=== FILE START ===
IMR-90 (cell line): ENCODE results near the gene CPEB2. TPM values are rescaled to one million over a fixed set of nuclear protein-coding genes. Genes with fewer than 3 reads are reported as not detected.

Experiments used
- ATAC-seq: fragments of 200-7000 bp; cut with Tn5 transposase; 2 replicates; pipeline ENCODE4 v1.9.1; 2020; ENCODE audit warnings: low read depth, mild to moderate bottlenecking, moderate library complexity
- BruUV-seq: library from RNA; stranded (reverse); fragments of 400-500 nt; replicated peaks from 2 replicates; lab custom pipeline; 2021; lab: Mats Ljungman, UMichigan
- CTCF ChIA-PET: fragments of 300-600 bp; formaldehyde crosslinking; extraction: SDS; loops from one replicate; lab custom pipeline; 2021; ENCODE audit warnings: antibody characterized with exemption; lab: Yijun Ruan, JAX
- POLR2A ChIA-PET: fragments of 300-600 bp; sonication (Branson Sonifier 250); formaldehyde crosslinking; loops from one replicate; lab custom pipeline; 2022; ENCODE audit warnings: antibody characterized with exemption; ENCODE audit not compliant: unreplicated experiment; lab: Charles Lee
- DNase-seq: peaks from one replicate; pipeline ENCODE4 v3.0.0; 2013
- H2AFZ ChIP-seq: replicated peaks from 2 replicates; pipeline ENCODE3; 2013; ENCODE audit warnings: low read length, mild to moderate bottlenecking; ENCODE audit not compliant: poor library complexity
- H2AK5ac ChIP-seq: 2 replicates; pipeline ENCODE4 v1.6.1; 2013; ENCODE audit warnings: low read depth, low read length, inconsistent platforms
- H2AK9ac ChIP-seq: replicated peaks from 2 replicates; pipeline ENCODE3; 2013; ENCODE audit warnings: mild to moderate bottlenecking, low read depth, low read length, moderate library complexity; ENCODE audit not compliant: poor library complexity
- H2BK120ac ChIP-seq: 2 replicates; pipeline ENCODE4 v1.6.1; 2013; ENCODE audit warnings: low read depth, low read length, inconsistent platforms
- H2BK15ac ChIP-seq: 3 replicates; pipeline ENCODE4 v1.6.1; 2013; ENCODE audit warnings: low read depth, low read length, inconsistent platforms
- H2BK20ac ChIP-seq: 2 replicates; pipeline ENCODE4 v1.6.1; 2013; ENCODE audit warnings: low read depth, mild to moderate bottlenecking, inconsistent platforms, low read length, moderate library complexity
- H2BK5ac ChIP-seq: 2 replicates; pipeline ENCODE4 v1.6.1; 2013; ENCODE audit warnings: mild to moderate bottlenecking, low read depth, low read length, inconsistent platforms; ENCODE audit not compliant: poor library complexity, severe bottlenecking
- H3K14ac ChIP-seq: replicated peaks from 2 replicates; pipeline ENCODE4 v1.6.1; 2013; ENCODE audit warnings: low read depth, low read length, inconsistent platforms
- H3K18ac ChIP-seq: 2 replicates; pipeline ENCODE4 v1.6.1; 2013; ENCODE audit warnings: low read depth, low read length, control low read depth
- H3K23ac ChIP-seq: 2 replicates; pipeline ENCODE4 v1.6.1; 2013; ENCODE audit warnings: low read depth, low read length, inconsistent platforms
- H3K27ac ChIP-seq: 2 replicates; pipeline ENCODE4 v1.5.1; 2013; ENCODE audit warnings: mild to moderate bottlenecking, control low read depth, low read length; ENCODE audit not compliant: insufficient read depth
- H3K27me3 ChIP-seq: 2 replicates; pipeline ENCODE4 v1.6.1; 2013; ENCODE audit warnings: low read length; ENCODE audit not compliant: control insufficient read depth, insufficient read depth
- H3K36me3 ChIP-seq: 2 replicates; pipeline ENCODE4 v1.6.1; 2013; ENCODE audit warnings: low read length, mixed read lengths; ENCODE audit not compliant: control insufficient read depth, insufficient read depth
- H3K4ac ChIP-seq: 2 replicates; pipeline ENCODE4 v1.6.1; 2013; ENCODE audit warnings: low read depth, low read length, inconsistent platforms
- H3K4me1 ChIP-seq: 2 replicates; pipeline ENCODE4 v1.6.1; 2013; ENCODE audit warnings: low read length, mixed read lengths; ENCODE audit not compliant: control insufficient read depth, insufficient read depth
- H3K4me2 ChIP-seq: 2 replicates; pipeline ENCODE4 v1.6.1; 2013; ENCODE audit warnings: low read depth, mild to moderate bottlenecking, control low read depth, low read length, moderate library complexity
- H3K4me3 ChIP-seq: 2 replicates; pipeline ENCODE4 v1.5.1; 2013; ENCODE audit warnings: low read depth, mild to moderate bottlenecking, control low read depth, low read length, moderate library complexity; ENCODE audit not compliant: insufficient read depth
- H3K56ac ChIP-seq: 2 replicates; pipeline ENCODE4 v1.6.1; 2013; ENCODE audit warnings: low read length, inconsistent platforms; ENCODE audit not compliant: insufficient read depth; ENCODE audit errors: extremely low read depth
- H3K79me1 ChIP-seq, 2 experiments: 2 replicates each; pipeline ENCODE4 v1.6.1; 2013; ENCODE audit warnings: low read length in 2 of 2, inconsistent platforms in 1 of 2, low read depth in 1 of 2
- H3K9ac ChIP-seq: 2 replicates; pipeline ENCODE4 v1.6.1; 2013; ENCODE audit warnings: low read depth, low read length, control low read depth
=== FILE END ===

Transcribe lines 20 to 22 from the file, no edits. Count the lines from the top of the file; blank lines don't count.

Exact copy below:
- H3K36me3 ChIP-seq: 2 replicates; pipeline ENCODE4 v1.6.1; 2013; ENCODE audit warnings: low read length, mixed read lengths; ENCODE audit not compliant: control insufficient read depth, insufficient read depth
- H3K4ac ChIP-seq: 2 replicates; pipeline ENCODE4 v1.6.1; 2013; ENCODE audit warnings: low read depth, low read length, inconsistent platforms
- H3K4me1 ChIP-seq: 2 replicates; pipeline ENCODE4 v1.6.1; 2013; ENCODE audit warnings: low read length, mixed read lengths; ENCODE audit not compliant: control insufficient read depth, insufficient read depth